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Appeals Regarding Substitution of Parties

Generally, an order allowing or denying the substitution of parties is not directly appealable.  Courts have repeatedly held that for a judgment to be final, it must determine the controversies between the parties over the subject matter of the litigation.  An order is appealable as a final order under 28 U.S.C. § 1291 if the order: (1) conclusively determines the disputed question; (2) resolves an important issue completely separate from the merits of the action; and (3) is effectively unreviewable on appeal from a final judgment.[i]  For instance, a dispute is not finally determined by an order removing someone as next friend and appointing another as next friend for the real party plaintiff. [ii]

Unless a statute specifically permits the review of an order of the court, suits which are interlocutory in nature and has nothing to do with the merits of the case are not appealable.

However, orders of substitution may be appealable under special statutory provisions allowing appeals from interlocutory orders affecting substantive rights and liabilities of the parties.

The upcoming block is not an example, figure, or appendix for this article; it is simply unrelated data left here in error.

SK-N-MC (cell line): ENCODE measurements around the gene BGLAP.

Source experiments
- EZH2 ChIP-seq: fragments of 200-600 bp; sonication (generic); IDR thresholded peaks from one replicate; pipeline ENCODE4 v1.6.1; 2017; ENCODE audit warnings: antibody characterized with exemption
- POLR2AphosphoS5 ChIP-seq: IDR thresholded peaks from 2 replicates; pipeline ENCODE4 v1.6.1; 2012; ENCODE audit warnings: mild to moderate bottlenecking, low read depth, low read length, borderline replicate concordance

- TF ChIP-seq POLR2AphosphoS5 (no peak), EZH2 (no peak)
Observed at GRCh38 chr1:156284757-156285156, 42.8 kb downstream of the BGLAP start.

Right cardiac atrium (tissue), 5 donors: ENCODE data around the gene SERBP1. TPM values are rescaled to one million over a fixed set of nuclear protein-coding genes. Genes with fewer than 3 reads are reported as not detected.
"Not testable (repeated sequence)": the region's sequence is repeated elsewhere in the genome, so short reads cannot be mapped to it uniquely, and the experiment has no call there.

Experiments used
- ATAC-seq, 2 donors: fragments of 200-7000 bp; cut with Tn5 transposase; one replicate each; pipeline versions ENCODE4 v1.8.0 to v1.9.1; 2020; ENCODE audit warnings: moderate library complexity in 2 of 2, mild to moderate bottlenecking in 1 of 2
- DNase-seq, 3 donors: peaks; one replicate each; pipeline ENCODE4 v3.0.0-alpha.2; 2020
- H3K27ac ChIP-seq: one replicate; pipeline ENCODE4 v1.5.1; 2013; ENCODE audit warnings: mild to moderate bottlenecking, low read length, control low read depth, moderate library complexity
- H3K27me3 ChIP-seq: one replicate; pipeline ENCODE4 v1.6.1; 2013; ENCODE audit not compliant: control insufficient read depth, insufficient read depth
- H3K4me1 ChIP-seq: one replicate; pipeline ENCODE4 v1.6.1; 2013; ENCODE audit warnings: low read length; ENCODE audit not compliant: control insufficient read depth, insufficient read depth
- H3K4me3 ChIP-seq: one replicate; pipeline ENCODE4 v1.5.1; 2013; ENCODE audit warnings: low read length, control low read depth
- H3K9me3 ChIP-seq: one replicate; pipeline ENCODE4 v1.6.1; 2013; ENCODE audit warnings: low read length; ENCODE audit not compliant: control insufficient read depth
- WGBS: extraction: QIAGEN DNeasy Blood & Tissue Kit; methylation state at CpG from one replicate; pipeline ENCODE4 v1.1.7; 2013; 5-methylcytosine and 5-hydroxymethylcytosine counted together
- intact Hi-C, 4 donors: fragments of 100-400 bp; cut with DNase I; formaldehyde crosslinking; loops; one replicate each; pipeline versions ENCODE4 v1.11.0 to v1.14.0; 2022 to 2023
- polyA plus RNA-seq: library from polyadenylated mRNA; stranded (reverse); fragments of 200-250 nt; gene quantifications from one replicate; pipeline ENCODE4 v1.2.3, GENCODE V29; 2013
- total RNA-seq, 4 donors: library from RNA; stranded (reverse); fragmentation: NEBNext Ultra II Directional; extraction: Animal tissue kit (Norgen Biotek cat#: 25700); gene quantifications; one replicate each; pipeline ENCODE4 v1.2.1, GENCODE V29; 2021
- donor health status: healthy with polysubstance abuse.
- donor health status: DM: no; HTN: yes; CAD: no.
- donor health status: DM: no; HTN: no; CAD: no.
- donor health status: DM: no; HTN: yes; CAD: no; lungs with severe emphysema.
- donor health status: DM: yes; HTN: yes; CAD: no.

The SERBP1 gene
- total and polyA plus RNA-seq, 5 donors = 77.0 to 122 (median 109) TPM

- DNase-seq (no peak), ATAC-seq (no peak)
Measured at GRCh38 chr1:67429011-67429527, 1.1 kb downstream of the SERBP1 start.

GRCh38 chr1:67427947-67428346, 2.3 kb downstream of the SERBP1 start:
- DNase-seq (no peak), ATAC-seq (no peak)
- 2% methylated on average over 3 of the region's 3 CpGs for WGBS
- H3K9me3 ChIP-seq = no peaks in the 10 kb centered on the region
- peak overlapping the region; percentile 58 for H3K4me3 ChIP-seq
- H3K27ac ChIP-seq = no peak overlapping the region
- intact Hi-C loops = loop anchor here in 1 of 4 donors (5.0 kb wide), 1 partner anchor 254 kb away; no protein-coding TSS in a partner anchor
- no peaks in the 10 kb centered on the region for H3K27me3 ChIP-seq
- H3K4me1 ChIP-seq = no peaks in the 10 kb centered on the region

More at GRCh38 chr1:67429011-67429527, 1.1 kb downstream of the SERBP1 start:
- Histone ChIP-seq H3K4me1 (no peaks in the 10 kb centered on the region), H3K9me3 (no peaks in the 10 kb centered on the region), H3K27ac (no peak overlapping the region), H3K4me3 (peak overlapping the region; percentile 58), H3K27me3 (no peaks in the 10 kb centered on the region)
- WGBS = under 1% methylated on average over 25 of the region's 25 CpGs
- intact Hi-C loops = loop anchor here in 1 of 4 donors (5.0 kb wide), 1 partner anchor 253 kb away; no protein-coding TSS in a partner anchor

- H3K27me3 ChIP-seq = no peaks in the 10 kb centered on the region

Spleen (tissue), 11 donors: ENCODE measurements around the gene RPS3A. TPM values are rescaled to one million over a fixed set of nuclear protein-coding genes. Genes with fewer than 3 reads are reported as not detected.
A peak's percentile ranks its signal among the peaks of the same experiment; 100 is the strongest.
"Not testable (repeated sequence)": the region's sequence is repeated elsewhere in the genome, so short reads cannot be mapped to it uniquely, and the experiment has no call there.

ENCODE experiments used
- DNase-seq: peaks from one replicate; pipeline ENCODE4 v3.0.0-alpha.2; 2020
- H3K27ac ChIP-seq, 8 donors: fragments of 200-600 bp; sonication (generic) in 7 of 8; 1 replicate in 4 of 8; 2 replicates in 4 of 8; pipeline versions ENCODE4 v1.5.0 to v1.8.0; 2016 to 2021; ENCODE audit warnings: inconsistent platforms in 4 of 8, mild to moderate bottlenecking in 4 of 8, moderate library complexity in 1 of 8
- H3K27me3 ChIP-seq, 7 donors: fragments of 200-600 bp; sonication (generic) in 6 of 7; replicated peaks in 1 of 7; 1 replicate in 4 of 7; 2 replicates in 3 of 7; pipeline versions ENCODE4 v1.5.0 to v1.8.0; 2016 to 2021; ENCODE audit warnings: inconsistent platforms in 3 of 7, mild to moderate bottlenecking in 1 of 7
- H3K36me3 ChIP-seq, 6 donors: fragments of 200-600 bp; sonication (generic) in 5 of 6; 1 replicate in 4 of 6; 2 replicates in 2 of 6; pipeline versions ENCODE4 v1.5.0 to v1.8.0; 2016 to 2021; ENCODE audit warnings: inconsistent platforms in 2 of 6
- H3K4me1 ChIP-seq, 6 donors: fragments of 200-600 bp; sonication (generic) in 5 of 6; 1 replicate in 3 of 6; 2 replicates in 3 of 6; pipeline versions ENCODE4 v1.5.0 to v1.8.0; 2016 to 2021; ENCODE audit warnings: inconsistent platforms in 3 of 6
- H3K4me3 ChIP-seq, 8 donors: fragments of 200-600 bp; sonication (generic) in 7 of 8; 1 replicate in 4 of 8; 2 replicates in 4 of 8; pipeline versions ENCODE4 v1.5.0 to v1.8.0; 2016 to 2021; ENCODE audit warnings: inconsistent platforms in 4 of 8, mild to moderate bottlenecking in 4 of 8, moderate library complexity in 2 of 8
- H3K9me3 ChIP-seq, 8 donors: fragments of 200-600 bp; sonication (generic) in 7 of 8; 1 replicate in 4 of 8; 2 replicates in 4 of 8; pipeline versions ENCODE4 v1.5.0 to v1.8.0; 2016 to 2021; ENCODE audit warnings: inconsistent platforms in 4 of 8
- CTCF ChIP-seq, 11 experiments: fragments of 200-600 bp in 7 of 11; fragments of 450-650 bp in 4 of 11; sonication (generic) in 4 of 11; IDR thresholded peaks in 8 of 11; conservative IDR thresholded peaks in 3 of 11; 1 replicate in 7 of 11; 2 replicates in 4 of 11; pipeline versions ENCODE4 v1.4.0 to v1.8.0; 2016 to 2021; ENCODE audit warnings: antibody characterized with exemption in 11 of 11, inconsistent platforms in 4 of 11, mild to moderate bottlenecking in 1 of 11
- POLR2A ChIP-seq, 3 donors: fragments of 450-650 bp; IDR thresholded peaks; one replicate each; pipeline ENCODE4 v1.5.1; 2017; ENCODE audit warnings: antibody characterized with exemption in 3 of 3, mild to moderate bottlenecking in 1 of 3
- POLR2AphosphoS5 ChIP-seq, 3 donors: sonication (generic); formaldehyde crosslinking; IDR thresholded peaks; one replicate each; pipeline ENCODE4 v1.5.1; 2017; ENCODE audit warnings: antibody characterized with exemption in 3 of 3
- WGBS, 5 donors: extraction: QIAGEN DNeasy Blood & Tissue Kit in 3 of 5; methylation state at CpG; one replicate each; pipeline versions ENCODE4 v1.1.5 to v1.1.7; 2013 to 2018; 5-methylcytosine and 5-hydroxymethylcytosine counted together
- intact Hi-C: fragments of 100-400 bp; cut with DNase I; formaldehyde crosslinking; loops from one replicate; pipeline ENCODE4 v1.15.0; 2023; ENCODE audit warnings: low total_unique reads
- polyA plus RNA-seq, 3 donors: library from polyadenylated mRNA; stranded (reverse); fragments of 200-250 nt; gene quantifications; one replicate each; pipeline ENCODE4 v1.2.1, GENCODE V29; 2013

On the other hand, there are cases which states that courts have inherent discretionary power to proceed independent of statute. [iii]  Such discretionary power allows a trial court to substitute a member of a class for whose benefit the action was brought as representative plaintiff following the death or disqualification of the original plaintiff. [iv]

Parties have no absolute right to intervene in cases, and the right to intervene in a suit may be denied by the court in the exercise of its discretion, “and the discretion will usually be so exercised when there is no suggestion of fraud or collusion or that the representative will not act in good faith for the protection of all interests represented by him.”[v]

[i] Gulfstream Aerospace Corp. v. Mayacamas Corp., 485 U.S. 271 (U.S. 1988)

[ii] Henderson v. Shell Oil Co., 143 Tex. 142 (Tex. 1944)

[iii] Johnson v. Hartford Acci. & Indem. Co., 187 Minn. 186 (Minn. 1932)

[iv] Siegel v. Archer, 212 Ind. 599 (Ind. 1937)

[v] Barnard v. Kruzan, 221 Ind. 208 (Ind. 1943)

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